18 March 2013

Spring Breakified -- Week Ending 16 Mar

Spring Break was this week, and it had its pros and cons. Pros for the projects which had team members present, cons for the other projects. Read on to find out which were which...

Last March of the Dodos
Not much to say this week due to Spring Break. Ugh. We really need all the time we can get, and this break certainly didn't do much to help us. I did plan out a few more achievements, and Derek did fix some bugs and make additions to the achievement code, but we were pretty sparse other than that.

A Videogame With/out Rules
As expected, we didn't have any official team meetings this week. However, those of us who were in town did manage to get quite a bit done. Josh and Chris did a great job pumping out mockups of what will become our final overlays. Meanwhile, Wang figured out how to get extra controllers working for the game, so we can have up to four players at once (or just four movable sprites that people can position around the gamespace, depending on the rules). We're still working to get four actual joysticks functioning, so we'll keep you updated on that front.

I had a meeting with Al to determine the best way to physically present the game in a museum space. We discussed several ideas that we had come up with as a team, including building the game into an arcade cabinet and simultaneously projecting the on-screen visuals onto a large wall, building a podium for the controls and displaying the game on a large wall-mounted screen, and even setting up the space to feel like a '70s living room. The one we're leaning toward is the podium and large screen, but there is still a chance that could change. It simply allows a very open, public experience to occur, and we can put text and image vinyls on the walls around the screen to give additional context to the exhibit.

However, whatever form the physical presentation takes, it will include a display case bearing an original Magnavox Odyssey...which arrived this week! Check out this unboxing video of our very own 41-year-old Odyssey console, complete with all the extra tokens and overlays it originally contained. (Pardon the view orientation. It was recorded with a smart phone, and Rachel wanted the focus of the viewable area to include my body language and all the goodies inside the box.)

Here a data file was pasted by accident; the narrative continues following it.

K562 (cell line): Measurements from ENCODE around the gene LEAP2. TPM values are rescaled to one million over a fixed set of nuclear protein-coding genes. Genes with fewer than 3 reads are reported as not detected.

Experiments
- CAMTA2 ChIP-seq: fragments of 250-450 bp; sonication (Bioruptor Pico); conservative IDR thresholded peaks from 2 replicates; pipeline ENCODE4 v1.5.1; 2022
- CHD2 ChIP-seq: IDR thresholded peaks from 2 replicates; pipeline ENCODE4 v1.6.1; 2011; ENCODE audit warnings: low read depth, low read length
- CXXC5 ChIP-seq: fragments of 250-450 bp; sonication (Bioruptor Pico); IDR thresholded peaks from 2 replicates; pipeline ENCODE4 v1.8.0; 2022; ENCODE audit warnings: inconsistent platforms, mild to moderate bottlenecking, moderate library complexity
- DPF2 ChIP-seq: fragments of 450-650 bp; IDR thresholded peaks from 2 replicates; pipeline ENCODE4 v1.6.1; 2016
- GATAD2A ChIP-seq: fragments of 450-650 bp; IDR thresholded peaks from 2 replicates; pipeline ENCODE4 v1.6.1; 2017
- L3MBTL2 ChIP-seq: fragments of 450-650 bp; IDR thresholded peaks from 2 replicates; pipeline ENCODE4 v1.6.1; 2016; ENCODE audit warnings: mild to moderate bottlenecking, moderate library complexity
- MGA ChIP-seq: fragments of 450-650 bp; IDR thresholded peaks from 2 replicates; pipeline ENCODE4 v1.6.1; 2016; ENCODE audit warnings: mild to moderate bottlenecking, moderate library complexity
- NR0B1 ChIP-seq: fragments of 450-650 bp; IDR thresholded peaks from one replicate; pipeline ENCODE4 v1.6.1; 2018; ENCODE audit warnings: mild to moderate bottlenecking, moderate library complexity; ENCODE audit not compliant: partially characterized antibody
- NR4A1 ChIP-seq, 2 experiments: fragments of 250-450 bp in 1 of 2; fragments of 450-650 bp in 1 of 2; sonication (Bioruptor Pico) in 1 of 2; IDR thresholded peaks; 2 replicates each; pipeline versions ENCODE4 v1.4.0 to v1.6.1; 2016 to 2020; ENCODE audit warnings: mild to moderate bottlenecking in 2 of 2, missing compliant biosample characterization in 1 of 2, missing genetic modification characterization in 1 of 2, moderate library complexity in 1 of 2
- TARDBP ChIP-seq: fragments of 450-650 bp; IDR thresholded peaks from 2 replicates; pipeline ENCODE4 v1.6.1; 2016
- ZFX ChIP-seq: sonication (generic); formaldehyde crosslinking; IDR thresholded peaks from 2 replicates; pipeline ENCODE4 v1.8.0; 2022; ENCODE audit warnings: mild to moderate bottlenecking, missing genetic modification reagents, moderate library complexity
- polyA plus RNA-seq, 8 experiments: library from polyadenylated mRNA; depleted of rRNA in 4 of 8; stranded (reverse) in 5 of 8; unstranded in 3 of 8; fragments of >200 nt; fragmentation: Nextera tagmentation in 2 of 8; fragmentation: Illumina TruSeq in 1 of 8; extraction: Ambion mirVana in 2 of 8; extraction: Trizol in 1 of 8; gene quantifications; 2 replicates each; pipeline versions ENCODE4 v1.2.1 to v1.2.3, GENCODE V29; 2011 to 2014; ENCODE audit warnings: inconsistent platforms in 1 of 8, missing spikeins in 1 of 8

It was actually a good week for Reveal. We had most of the team here, and we even had a few sessions all together. It's pretty much just coming down to populating the levels Jason has built with the art assets and prefabs. The mechanics are there, and I can't wait to present what we've got working!

Personally, I've been working on the animations for the main character. I've had a bit of trouble working with the rig (I am no expert at rigging, so any snags I run into on that front have me running back to Isaac for help), but I got a walk cycle done and I'm moving on to the run and dodge reels.

The Macromancer
As a team, we spent a day jamming out a bunch of work on The Macromancer. We took the opportunity to refine our camera and player controls, as well as to get our enemy AI performing more like we envisioned (still plenty of refining to do). It's still fairly rough, but the game steadily moves forward. Also, Eric is knocking out art that we'll soon be dropping into the game. I tell ya, it feels great to get fun art actually functioning in a game; can't wait to see that art in action soon!

The real news here, however, is that we've decided to change it from a 3D action-puzzle-platformer to a 2.5D one. We just feel that with our resources, we can build a tighter, higher quality experience by eliminating one dimension of gameplay (still 3D art assets). All the mechanics remain, so I'm excited to see how this new direction shapes up!

Elders of the RuneStone: Sealed Souls
I took a few hours this week to refine the physics of the movement and platforming for each character, and it feels much and tighter now. I originally wanted a sort of Super Mario Bros. feel with lots of momentum and floaty jumps, but I decided that the kind of action game I want requires tighter movement controls that are more closely tied to the individual button presses and releases. Of course, that doesn't mean I got rid of momentum and such. I simply refined it all so that it feels more like old-school twitch platforming and action.

Other than that, I'm still looking forward to the moment when I can finally start really building the combat engine. Just too much on my plate for that, at the moment!

Play the latest build of the prototype **here** (forgive the poor level design--that's all up in the air right now, too)!

Too busy for more general thoughts this week--gotta finish my thesis!

- Troy

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